Hamas offered to hand over remains of hostage baby, family says
Israel-Hamas War: Shiri Bibas, her 10-month-old son and his four-year-old brother, along with their father Yarden, have become emblematic of October 7 attacks.
Hamas on Friday said it had offered to hand over the bodies of a mother and her two sons -- one of them a baby -- in talks to extend a now-expired truce.
Shiri Bibas, her 10-month-old son Kfir and his four-year-old brother Ariel, along with their father Yarden, have become emblematic of the October 7 attacks due to the age of baby Kfir.
Earlier this week, Hamas's armed wing announced that Shiri, Kfir and Ariel had been killed in an Israeli bombing before the now-lapsed truce went into effect -- a claim Israel's military has said it is investigating, but has yet to confirm.
Combat between Israel and Hamas resumed in the Gaza Strip Friday morning after an agreement could not be reached on prolonging the seven-day pause in fighting.
Under the terms of the temporary truce, Hamas had returned scores of Israeli hostages in exchange for the release of more than 200 Palestinian prisoners.
"Throughout the night, indirect negotiations unfolded to extend the truce," the Palestinian militant group said in a statement Friday.
"Hamas also offered to transfer the Bibas family's bodies and release their father for their burial, along with two Zionist detainees," it added.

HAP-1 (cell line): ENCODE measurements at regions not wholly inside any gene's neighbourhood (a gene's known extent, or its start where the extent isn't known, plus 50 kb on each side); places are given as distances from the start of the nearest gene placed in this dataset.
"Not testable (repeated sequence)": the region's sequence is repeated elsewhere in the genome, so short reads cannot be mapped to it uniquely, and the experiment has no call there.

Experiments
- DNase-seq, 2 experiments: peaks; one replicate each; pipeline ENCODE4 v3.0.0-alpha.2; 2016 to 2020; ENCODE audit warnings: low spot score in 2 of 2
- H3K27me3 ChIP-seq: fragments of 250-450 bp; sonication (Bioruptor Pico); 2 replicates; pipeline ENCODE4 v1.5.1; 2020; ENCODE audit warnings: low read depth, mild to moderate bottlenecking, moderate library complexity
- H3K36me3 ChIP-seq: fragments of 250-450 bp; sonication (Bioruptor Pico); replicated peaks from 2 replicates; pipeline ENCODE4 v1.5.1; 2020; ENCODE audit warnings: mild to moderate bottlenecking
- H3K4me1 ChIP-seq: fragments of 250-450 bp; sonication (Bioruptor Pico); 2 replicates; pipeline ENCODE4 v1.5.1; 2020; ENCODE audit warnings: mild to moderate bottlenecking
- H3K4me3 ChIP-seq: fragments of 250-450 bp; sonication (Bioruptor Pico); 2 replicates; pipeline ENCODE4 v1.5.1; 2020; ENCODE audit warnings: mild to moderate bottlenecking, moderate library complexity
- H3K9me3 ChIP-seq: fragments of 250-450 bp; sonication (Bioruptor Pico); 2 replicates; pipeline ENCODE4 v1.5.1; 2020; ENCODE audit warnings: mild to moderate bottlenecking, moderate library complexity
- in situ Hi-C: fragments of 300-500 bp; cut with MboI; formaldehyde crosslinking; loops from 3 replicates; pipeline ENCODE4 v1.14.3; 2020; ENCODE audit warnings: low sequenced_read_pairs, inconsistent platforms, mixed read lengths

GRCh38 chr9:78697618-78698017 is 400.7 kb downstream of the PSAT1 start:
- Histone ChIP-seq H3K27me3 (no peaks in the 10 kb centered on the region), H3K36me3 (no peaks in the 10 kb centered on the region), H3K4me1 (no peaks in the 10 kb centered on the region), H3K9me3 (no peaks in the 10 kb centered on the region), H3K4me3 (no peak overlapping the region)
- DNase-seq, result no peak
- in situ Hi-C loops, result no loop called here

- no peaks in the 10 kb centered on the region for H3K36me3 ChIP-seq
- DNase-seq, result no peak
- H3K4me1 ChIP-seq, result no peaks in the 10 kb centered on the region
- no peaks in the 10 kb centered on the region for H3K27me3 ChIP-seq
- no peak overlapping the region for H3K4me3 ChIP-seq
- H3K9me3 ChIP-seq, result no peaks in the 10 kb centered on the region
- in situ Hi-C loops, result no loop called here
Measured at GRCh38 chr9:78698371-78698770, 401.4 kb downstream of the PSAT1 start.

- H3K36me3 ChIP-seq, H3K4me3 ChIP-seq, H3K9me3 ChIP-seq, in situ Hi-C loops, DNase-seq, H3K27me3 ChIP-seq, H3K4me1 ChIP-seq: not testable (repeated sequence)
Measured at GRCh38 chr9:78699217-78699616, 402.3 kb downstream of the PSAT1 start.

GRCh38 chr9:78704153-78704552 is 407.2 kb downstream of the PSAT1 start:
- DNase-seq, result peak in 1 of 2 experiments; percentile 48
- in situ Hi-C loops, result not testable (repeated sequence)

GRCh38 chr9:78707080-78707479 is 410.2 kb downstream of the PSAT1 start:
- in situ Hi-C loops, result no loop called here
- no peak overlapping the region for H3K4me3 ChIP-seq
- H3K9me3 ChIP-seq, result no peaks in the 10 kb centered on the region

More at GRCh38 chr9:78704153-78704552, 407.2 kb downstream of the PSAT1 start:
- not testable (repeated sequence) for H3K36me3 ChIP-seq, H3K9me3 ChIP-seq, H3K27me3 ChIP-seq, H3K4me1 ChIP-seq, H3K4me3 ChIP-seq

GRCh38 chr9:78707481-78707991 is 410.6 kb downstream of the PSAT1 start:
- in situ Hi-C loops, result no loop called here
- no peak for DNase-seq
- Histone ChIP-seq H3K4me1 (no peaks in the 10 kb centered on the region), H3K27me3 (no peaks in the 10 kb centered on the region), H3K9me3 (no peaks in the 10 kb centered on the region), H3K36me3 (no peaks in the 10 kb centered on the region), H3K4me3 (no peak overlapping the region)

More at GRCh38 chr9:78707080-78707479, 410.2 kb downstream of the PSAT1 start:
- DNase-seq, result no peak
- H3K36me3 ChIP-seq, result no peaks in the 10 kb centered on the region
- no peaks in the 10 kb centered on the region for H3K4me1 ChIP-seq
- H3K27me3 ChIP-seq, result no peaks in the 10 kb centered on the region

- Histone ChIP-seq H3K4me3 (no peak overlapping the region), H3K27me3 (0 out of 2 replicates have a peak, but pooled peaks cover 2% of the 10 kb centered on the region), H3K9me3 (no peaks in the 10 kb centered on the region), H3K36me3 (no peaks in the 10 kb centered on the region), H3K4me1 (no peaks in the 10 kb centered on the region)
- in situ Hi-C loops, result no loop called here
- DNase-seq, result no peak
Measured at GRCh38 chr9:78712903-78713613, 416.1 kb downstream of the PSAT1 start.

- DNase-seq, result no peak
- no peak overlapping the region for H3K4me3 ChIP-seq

Israeli authorities "remained unresponsive", it said.
The Israeli prime minister's office meanwhile told AFP "Israel will not address propaganda-based reports coming from Hamas".
As of Thursday, reports of the deaths of the three Bibas family members remained unconfirmed, according to army spokesman Daniel Hagari.
The army has previously said "Hamas is wholly responsible for the security of all hostages".
Government spokesman Eylon Levy on Friday blamed Hamas for the collapse of the truce, accusing it of "having failed to provide a list of more hostages for release".
He said Hamas was still holding 137 hostages taken on October 7, including the Bibas family.
The family were among the roughly 240 hostages dragged back to Gaza after militants streamed into Israel in an attack that left 1,200 people dead, most of them civilians, according to Israeli officials.
Israel's ensuing war against the group has killed more than 15,000 people, also mostly civilians, according to the Hamas-run government in Gaza.